A British man weighing 22 stone (139 kilograms, 306 pounds) launched a court appeal Monday against a decision to refuse him state-funded obesity surgery because he is not fat enough.
Tom Condliff, 62, says he needs stomach surgery to save his life, but the state-run National Health Service refuses to fund a laparoscopic gastric bypass operation.
The High Court refused to quash the decision in April, and Condliff took his fight Monday to the Court of Appeal, in what is expected to be a two-day hearing.
The former policeman became obese due to drugs he takes to treat long-term diabetes. He takes 28 different drugs and uses breathing masks and inhalers.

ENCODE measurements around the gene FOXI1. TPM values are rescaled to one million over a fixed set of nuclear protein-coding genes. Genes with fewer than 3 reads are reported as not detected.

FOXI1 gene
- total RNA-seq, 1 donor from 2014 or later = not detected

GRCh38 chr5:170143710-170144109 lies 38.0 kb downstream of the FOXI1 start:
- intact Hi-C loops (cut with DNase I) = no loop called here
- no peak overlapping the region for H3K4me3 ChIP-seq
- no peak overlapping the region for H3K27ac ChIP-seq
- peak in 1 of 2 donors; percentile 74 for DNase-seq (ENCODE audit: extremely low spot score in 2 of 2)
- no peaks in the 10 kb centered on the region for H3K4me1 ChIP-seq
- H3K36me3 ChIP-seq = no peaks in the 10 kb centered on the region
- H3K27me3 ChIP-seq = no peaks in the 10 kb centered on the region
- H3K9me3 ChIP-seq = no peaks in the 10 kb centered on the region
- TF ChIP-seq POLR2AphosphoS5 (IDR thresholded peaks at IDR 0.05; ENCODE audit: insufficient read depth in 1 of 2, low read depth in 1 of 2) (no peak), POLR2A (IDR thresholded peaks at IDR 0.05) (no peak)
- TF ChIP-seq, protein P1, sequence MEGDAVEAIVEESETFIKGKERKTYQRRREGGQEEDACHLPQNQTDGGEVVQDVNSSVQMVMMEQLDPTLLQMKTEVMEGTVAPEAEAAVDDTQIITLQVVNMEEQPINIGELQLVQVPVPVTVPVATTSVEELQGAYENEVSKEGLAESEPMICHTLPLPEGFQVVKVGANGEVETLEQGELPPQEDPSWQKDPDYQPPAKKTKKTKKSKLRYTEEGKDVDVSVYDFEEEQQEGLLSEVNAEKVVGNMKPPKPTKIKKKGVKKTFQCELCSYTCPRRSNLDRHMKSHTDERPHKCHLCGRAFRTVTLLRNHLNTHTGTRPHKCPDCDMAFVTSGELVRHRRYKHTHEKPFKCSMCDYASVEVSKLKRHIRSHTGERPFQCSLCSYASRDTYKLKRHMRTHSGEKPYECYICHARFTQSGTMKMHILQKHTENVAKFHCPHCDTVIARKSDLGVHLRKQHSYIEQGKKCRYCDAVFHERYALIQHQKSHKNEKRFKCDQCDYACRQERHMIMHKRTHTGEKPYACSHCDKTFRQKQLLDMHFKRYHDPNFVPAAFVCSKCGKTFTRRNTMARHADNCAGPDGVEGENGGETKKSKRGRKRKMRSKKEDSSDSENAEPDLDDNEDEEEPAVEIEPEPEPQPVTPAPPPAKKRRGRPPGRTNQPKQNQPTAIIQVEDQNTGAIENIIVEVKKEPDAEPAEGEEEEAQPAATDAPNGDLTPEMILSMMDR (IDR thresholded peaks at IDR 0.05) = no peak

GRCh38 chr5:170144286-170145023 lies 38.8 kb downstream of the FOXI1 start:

In April, the court heard that his body mass index, at more than 40, was below the threshold of 50 at which his local health authority in Staffordshire, central England, would pay for surgery.
In that hearing, the judge said Condliff had tried non-surgical ways to lose weight but had failed, adding that everyone agreed surgery was "clinically appropriate" for him.
However, the judge ruled the NHS had not breached the article of the European Convention on Human Rights under which Condliff had lodged his claim.
Britain has the highest obesity level in Europe, with 24.5 percent of adults classed as obese, according to a study released in December by the European Commission and the OECD. The European Union average is 14 percent.
Explore further: Outcomes of lung transplantations since implementation of need-based allocation system